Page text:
Travelling with kids is a whole new adventure for first-time dad Laurence Mackin
There are so many ways that having a child changes your life, but none is perhaps ruined more irrevocably than going on holidays.
Previously on Living Like Larry, holidays were an absolute breeze. Pick a destination, scrape the cash together, check out a hotel, realise your taste far exceeds your wallet, check out more hotels, start to feel a little put out by the whole enterprise, have a few drinks, book an overpriced hotel while half-steaming, decide to go ahead with it anyway the next morning and damn the consequences. A. Breeze.
But on season two, Living Like Larry’s Daughter’s Fetcher of Things, all is changed and changed forevermore. We have not to-date had the energy or the inclination to “go abroad”. I have immense admiration, nay an almost religious awe, for my compatriot parents.
(I had a delightful joke here about “compatrients” that punned on “packing my portmanteau”, thereby riffing on the travel theme established in paragraph one, but my wife read it and said: “Don’t be a dickhead, no one will get it, only you would find that funny”, so here we are.)
We have several friends who have travelled with their children, and some have even done it solo. I have left the house for a few days with my daughter and realised that I need a small van to transport all her puck. I have no idea how these friends do these things, but I imagine, like writing a novel or running a marathon, it probably takes so much effort and preparation that it’s entirely unworthy afterwards. “No,” they insist, “It is brilliant.” “Great," I say, "I am very happy for you. But how do you get seven suitcases on a flight?” I assume they must all be smugglers, which as we look down the barrel of Brexit, seems like a good place to be.
The problems, though, with traveling with children are more basic than supply chain cargo management. The first issue is rooms, the most basic, hotly contested unit of any holiday endeavour. Our daughter does not sleep in our room, and hasn’t since a very early age. If we do share a room, she’ll toss and turn and make little noises, and you spend the whole night on high alert, responding to her non-distress signals, whether you intend to or not.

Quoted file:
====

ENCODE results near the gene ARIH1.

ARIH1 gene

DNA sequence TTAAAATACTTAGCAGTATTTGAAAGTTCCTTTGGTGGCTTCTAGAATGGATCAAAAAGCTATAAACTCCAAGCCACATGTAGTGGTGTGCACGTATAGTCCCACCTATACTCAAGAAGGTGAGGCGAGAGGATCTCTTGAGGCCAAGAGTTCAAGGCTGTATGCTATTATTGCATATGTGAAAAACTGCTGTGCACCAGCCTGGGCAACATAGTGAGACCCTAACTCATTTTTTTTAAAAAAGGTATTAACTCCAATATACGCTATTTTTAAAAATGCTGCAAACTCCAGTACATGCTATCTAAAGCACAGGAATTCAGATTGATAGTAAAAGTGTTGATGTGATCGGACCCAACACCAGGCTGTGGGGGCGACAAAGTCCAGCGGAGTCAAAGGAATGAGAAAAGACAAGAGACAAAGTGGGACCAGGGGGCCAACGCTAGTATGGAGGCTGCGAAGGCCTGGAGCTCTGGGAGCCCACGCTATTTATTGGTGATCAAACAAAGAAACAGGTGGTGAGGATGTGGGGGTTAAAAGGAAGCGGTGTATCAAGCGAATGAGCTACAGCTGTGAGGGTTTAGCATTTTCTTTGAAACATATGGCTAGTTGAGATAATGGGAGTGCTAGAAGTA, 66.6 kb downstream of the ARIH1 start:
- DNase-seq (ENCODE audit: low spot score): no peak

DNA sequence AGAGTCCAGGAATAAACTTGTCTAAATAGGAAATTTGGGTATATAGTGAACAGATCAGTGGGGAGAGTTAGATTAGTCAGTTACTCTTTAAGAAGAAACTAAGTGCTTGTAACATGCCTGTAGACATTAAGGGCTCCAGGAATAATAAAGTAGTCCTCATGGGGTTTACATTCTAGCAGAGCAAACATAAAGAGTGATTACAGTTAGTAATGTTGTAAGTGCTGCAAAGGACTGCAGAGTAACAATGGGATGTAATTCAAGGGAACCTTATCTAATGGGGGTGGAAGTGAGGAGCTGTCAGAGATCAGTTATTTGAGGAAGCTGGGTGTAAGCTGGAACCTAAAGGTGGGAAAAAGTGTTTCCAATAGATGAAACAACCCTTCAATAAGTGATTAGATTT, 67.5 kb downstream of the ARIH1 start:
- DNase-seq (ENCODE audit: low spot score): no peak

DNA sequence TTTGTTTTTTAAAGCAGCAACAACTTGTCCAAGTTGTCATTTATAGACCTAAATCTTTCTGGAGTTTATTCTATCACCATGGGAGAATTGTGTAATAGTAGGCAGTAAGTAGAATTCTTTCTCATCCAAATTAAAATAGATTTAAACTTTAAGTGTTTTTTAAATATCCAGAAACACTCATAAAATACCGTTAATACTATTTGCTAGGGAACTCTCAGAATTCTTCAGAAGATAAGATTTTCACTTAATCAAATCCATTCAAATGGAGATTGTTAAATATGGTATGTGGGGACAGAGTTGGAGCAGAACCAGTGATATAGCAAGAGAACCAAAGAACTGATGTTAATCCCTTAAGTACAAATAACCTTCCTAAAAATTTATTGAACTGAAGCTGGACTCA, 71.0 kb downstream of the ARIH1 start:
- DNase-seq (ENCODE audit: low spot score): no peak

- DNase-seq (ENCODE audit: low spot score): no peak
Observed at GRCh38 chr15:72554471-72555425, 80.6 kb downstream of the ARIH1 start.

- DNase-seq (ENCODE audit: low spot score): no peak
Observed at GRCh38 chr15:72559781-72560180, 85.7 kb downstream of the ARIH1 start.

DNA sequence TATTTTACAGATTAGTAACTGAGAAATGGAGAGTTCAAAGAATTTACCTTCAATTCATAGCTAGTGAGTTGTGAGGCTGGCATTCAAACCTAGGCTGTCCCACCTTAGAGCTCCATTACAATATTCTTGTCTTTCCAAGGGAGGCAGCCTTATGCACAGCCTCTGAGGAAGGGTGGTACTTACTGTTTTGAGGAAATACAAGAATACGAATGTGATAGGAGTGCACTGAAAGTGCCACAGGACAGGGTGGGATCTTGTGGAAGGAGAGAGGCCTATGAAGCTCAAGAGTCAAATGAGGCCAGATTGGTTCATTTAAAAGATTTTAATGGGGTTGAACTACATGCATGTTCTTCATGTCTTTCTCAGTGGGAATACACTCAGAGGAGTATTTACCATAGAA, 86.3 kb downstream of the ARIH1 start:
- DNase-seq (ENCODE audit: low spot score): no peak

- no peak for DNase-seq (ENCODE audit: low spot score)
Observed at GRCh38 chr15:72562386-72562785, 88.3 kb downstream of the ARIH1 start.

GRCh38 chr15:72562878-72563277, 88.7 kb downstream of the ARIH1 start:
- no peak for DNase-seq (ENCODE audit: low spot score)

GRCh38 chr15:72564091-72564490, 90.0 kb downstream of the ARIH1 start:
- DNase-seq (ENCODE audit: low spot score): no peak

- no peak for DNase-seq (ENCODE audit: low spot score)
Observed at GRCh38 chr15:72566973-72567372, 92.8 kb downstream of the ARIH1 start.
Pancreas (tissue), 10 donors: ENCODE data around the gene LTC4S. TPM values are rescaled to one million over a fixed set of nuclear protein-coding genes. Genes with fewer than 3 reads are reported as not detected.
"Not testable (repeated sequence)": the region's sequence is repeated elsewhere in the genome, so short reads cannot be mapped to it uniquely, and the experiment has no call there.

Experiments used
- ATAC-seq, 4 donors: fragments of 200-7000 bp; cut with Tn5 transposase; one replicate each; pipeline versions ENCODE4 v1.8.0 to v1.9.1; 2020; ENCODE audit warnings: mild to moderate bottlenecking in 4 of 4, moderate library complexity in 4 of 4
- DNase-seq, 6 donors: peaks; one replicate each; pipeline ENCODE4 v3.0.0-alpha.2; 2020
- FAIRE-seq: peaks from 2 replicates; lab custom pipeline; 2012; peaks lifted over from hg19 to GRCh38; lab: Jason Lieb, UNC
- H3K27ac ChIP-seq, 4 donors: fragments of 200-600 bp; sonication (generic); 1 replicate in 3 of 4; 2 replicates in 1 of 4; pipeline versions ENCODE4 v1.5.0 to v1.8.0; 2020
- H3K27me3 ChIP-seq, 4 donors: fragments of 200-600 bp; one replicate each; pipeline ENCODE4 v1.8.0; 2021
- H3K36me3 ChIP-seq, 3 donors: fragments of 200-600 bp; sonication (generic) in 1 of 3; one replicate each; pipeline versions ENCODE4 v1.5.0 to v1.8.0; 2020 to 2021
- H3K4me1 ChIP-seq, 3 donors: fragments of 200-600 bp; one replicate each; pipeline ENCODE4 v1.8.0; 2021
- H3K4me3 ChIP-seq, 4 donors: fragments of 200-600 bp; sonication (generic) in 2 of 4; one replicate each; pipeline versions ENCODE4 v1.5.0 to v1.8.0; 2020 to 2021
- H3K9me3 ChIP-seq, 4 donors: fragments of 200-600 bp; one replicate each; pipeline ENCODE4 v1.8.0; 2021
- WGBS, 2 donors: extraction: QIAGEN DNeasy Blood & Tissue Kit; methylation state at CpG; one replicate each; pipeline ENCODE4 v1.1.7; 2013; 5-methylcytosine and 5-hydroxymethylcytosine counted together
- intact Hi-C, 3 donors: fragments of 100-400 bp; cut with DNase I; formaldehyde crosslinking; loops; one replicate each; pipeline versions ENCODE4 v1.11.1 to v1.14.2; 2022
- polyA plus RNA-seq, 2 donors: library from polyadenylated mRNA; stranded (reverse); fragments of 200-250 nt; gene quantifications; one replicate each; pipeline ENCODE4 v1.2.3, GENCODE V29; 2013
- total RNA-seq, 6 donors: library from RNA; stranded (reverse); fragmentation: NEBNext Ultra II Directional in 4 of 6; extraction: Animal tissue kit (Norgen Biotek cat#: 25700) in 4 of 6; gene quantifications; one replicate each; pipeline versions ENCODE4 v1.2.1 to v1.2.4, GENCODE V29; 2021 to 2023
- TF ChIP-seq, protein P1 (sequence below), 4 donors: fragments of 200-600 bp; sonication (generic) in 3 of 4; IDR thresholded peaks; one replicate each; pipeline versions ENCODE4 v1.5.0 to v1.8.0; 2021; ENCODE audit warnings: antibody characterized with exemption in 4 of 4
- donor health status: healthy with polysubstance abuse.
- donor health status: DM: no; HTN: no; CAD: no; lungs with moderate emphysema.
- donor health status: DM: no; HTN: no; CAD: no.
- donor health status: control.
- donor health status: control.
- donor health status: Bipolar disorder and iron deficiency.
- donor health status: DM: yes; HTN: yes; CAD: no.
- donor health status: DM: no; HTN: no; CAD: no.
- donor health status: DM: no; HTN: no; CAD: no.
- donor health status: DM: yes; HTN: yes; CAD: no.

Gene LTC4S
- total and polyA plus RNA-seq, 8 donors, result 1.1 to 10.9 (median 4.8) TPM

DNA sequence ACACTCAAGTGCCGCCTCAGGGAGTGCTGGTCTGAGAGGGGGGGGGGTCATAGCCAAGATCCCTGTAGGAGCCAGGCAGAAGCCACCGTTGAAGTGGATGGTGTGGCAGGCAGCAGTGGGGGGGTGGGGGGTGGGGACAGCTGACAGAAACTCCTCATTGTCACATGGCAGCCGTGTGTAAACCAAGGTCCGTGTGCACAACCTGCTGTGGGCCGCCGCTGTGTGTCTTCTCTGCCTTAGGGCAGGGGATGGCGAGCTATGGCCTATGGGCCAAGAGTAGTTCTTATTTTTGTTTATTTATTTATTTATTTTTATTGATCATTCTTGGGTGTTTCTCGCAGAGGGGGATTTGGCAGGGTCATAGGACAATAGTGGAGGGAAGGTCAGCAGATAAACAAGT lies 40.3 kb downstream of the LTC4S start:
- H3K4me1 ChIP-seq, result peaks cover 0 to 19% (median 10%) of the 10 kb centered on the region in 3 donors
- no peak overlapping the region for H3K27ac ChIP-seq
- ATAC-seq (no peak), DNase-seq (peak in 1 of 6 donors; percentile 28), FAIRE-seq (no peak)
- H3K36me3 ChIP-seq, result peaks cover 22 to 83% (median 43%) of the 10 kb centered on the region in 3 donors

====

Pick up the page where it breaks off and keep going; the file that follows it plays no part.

There is a second element to this that if you have never had a child, you will never have thought about before in your life. (Much like other things you’ve managed to ignore all this time, such as pensions, garden centres and Unionism.)
If you have a child asleep in your room, you are essentially trapped in that room with them. You cannot move (they awake!). You cannot have lights on (they awake!). You cannot get merrily drunk while sneaking out to the balcony for a smoke because you are on holidays (they awake and they will rat you out). This means for even a modicum of freedom, you basically end up sitting outside the room in the hallway, like a used breakfast tea tray. And no one needs that sloshing around in their self-confidence.
You could of course wait somewhere else, monitoring your child with the camera you’ve brought with you. But how close is the bar to the room? Will the wifi work? And how drunk will you be when you get back? All good questions you find yourself anxiously grappling with as you wrestle your many suitcases into the car.
Two rooms will solve the issue, but two rooms is ridiculously expensive, and look at her: she is only the size of a decent-sized drawer, despite the 17 bags she came with. So instead you end up trawling hotel sites looking for a room with two sections. These are the dream. These are the holy grail. These tend to be called suites, and they tend to fit into the two-room price bracket.
I always believed when I got to the age/wealth bracket where I could afford a suite, it would be because I was halfway through the world tour, and up to my eyes in the after-party. I didn’t think it would be because the most attractive thing in the room is the dividing wall and the bed and the promise of eight straight hours of unadulterated sleep.
There is of course the self-catering option, and there are now lots of hotels that have full houses on site, offering all the convenience of your own home but hopefully with nicer décor that doesn’t have sticky bits all over it (how does this keep happening? She doesn’t even eat jam and yet her palms seem to ooze the stuff). This is a good option but bear in mind, when it comes to hotel politics you are a second-class citizen. Not for you the thrill of the room service hustle – but it beats hanging around the hallway like a second-hand lunch.
Despite all this, we still went on a short break in November. We packed our worldly possessions and headed for the east Cork hills. We went to Fota Island Resort and although we were the only guests who were not a) in a foreign football team and b) part of an FAI delegation that I assume was preoccupied with their own imminent demise, I can’t speak highly enough of the place. We took a self-catering lodge for a bargain rate, the indoor playroom was a lifesaver, and despite having one of the fanciest spas in Europe, they are happy to let your child in during certain hours.
Fota was a delight, but I came back determined to show her those wild animals in their natural habitat. Her passport photo has been taken and I can’t wait to see her little pudding head immortalised in a square of official document cuteness. 2020 will finally be the year when I join my travelling compatrients. Even if I have to pack my own portmanteau.
Parenting tip no 7
If you are planning a little weekend away, or a longer trip, always check the terms and conditions on a hotel’s facilities. We got badly stung on a cheeky two-day trip to Wexford when we found out that the hotel spa had a no-children rule, which included the pool. Don’t believe the “family friendly” labels without studying the small print.
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